“At 9am I woke up to find Landan laying on the floor next to my bed
covered in, what looked to me, like bruises. I thought he was dead, I was so
afraid to touch him. I called my mom & then called 911. We took him to the
best children’s hospital in the area ….
His left foot was completely purple, so were his entire back &
nose. His other extremities were very splotchy purple. … If Landan would have made it he would have had several amputations. But
selfishly we would have taken him any way we could have him as long as he was
still here with us.
Landan fought for 23hrs [sic] at the hospital enduring 3 hyperbaric treatments.
The treatments were helping bring back color to the purple areas. They said it
was a miracle he lasted as long as he did, that’s why are [sic] hopes were
high.
His little heart finally couldn’t take it anymore & stopped, we
watched them doing chest compressions & then the doctor stopped
& my mom asked him if Landan was gone & he said yes, there was no
more brain function. I still was unable to cry at this point, I couldn’t
believe what I’d seen with my own eyes & that he was gone.”
Landan’s mother Lacey created a YouTube dedicated to his
memory.

She is now working to raise awareness of this disease, and
especially of the availability of a vaccine for it. Other parents, suffering
similarly, created the National Meningitis Association, to raise awareness of
the disease and the existence of the vaccine, and offer support to victims and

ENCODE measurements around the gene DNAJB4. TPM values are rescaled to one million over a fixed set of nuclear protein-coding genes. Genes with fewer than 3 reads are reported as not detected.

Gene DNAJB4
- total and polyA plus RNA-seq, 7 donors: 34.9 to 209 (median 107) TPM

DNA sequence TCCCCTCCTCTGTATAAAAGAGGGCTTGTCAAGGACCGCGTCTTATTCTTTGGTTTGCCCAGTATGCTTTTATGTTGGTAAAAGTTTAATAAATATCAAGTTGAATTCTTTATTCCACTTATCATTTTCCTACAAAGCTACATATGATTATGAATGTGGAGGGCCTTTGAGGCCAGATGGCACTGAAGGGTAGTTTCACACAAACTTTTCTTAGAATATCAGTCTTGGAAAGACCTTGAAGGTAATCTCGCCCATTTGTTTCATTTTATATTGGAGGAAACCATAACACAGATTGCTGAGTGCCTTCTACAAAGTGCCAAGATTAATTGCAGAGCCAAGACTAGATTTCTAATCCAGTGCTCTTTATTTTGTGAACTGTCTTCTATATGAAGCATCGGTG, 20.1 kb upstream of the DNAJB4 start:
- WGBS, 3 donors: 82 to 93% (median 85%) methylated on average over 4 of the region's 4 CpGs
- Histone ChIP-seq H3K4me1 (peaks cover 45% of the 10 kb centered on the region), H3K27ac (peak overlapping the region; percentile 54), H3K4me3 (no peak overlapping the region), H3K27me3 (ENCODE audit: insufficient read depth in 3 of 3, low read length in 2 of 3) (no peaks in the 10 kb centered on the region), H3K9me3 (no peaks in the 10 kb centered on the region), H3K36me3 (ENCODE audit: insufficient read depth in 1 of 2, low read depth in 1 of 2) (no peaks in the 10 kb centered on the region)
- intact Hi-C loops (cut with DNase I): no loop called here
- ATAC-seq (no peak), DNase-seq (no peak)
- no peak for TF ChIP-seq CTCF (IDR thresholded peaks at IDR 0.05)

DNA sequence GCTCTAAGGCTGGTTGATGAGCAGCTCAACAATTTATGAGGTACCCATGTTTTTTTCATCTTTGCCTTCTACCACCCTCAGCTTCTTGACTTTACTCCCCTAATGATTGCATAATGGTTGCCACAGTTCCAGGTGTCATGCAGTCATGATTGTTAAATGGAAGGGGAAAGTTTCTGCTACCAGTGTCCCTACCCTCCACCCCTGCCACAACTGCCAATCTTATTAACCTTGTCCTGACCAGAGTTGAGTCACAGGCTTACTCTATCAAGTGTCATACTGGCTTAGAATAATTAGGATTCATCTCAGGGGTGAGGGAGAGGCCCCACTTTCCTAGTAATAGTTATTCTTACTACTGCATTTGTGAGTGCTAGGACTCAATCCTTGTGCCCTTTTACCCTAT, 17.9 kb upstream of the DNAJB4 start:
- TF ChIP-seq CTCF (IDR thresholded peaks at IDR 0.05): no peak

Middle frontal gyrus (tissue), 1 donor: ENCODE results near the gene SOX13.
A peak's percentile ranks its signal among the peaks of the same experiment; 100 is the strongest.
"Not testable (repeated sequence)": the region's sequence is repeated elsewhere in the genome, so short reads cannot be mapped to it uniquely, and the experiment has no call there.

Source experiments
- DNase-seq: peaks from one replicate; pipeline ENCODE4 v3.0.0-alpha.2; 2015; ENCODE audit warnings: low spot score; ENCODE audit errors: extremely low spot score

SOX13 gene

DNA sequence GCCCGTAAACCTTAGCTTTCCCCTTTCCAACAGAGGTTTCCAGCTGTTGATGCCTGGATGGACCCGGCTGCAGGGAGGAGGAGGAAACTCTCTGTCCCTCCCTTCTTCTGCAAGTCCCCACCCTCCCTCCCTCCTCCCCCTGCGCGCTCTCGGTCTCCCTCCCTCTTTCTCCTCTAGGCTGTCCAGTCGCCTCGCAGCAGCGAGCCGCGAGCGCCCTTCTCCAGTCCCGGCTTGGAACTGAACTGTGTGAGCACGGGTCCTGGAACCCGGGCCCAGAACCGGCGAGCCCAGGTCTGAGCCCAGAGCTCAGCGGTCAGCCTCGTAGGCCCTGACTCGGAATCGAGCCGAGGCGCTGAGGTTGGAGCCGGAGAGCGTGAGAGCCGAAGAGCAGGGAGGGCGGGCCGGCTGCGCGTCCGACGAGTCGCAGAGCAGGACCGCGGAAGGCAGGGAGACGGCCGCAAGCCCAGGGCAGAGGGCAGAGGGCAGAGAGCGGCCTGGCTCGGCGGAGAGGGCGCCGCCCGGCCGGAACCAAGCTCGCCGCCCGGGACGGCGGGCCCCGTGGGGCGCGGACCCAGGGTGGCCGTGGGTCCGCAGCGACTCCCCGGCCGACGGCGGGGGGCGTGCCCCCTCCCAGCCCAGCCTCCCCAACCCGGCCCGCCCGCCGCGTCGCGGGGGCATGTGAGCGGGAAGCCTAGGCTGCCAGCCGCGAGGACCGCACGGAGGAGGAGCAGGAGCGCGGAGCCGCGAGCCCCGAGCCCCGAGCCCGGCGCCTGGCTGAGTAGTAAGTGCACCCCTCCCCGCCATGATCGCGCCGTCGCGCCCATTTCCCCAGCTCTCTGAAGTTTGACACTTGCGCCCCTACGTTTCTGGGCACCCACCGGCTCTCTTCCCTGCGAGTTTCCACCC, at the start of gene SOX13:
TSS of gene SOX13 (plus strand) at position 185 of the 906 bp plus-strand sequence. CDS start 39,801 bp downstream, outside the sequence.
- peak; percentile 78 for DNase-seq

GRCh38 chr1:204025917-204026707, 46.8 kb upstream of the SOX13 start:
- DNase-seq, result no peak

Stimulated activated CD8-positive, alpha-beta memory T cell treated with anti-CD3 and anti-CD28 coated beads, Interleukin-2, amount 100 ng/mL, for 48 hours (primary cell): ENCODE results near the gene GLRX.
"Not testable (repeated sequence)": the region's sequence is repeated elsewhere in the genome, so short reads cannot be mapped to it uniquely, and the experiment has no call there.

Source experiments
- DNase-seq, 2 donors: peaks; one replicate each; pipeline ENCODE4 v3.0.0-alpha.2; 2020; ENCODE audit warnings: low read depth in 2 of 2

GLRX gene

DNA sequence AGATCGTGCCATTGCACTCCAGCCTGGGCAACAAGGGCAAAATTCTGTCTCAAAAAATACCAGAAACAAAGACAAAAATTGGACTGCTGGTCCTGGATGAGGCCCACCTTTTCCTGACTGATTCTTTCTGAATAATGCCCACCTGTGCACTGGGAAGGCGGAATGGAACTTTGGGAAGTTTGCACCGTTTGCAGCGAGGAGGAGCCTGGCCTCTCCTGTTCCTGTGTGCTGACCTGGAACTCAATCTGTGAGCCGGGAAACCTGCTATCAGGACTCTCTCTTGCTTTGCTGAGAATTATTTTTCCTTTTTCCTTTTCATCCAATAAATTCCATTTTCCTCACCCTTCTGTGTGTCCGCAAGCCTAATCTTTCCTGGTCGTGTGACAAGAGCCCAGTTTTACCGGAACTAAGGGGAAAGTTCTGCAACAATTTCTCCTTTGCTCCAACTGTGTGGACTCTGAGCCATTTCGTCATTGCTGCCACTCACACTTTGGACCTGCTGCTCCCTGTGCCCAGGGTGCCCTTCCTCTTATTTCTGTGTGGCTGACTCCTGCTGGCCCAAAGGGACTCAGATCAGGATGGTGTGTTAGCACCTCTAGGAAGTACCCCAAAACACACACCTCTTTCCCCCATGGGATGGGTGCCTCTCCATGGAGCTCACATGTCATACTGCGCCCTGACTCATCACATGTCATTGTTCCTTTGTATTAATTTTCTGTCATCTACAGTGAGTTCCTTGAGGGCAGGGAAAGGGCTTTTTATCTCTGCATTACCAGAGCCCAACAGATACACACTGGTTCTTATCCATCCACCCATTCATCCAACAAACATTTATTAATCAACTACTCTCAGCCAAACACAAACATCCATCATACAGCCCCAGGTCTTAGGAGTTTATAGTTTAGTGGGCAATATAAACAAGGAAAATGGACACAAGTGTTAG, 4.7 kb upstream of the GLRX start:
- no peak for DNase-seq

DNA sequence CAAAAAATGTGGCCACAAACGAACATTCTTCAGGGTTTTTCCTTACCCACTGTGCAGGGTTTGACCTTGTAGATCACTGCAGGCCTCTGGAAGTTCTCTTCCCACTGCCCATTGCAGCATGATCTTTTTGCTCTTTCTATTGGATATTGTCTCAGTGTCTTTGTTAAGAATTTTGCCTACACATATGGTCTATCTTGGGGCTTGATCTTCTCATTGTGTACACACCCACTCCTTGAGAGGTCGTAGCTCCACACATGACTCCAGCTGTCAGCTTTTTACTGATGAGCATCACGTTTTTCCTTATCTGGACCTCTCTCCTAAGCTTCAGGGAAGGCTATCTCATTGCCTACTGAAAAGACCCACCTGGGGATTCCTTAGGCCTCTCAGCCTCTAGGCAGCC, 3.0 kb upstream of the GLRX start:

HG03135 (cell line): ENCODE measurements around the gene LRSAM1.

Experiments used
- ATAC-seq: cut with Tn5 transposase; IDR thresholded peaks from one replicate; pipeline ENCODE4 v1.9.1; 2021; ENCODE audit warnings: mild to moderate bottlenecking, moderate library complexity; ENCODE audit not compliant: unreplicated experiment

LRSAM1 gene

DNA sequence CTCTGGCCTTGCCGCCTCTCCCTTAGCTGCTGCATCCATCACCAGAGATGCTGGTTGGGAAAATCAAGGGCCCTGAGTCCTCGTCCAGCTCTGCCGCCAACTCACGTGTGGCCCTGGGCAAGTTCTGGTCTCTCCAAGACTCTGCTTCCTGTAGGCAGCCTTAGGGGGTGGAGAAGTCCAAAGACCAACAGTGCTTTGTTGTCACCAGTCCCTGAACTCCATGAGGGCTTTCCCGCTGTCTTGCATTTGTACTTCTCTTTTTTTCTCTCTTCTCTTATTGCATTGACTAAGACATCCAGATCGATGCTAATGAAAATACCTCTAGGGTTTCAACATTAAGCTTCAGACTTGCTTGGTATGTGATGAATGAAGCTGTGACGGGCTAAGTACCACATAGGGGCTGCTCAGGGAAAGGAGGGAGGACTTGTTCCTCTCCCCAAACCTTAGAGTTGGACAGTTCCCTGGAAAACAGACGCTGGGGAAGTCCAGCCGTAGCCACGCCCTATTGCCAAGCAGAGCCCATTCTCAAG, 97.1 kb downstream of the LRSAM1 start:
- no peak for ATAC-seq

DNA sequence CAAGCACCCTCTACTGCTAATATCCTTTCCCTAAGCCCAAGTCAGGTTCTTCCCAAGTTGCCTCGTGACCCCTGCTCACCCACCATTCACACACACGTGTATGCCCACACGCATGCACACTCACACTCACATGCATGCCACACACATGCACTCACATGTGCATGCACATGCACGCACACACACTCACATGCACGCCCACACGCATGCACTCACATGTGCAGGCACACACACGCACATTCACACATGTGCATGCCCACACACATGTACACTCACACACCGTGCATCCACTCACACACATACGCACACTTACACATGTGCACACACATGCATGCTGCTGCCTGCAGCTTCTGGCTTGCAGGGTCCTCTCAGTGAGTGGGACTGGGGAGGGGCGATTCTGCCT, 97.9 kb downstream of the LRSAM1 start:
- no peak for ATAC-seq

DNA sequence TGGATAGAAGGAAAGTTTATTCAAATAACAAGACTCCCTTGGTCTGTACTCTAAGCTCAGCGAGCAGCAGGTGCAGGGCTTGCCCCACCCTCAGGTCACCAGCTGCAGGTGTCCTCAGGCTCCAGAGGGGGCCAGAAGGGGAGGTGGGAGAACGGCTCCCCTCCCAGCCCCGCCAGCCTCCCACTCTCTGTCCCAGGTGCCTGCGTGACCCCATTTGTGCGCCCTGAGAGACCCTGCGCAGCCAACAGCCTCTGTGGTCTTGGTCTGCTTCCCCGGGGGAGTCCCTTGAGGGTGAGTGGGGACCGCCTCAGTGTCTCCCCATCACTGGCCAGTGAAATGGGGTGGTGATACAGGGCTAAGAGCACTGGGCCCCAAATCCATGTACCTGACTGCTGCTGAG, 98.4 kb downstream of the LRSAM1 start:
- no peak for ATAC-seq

their families: .
****
About 20% of those who survive the disease will have
lasting damage, including  “hearing loss, neurologic damage, or loss of
a limb.” 

Here is one
such little girl:

Courtesy of:
https://www.facebook.com/pages/The-Vaccine-Meme-Machine/302477036534120, who got it through Charlotte’s website, http://www.charlottecleverleybisman.com/.

Other
pictures of the disease can be seen here – scroll down for pictures of children
suffering from it. Warning: these are hard pictures.

******

One of
the problems highlighted by the National Meningitis Association is the lack of
awareness of the vaccine.  In the United
States, the vaccine is recommended for teenagers but parents may not be aware of
it. Losing a teenager or young adult is always painful; losing them when there
was a vaccine available, and it could have been prevented, but you did not
know, is excruciating.
Somestates now require the vaccine before a student can enroll in a public
university, and others require that students and parents be given information
about the disease and the vaccine. Hopefully, this can help raise awareness among parents, teenagers and young
adults, and help protect them.
The
vaccine is also recommended for high-risk toddlers and infants but notroutinely for toddlers or babies.  In contrast, in Australia thevaccine is recommended at the age of 12 months. The
currently used meningococcal vaccine covers only certain types of the bacteria, and it does
not cover strain B, the one responsible for more than 50% of the cases inchildren under one. So there is no recommendation of the vaccine for routine use in young children. A vaccine that covers strain B
was approved in Europe but as far as I know is not currently in use. Several
vaccines that cover it are currently at different stages of testing in the
United States. 
Lacey,
Landan’s mother, strongly urges parents to get the vaccine for their young
children as well, if they have access to the vaccine and can afford it, imperfect as its coverage is. She wants to protect other
children from what happened to Landan.

She
convinced me.

Acknowledgements: Thank you to the National Meningitis Association, Alice Warning Wasney, Clara Obscura, and Paul Offit for advice and help on this post. Thank you to Maggie and Lacey for sharing their story. 


[1]
Paul A. Offit and Charlotte A. Moser, Vaccines and Your Child,  196 (2011).
[2]
Id.